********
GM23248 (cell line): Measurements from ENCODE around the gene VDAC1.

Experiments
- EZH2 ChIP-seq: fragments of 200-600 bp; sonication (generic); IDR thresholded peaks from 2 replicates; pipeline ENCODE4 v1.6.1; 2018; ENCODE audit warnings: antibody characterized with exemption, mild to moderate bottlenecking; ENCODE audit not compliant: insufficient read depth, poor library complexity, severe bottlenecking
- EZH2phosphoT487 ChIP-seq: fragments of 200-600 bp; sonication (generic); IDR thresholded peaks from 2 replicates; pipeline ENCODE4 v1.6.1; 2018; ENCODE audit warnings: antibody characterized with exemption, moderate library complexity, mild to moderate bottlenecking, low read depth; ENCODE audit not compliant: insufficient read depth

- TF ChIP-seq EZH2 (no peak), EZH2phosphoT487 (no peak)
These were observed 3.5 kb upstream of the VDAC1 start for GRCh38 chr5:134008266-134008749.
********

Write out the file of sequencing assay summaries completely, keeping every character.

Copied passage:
GM23248 (cell line): Measurements from ENCODE around the gene VDAC1.

Experiments
- EZH2 ChIP-seq: fragments of 200-600 bp; sonication (generic); IDR thresholded peaks from 2 replicates; pipeline ENCODE4 v1.6.1; 2018; ENCODE audit warnings: antibody characterized with exemption, mild to moderate bottlenecking; ENCODE audit not compliant: insufficient read depth, poor library complexity, severe bottlenecking
- EZH2phosphoT487 ChIP-seq: fragments of 200-600 bp; sonication (generic); IDR thresholded peaks from 2 replicates; pipeline ENCODE4 v1.6.1; 2018; ENCODE audit warnings: antibody characterized with exemption, moderate library complexity, mild to moderate bottlenecking, low read depth; ENCODE audit not compliant: insufficient read depth

- TF ChIP-seq EZH2 (no peak), EZH2phosphoT487 (no peak)
These were observed 3.5 kb upstream of the VDAC1 start for GRCh38 chr5:134008266-134008749.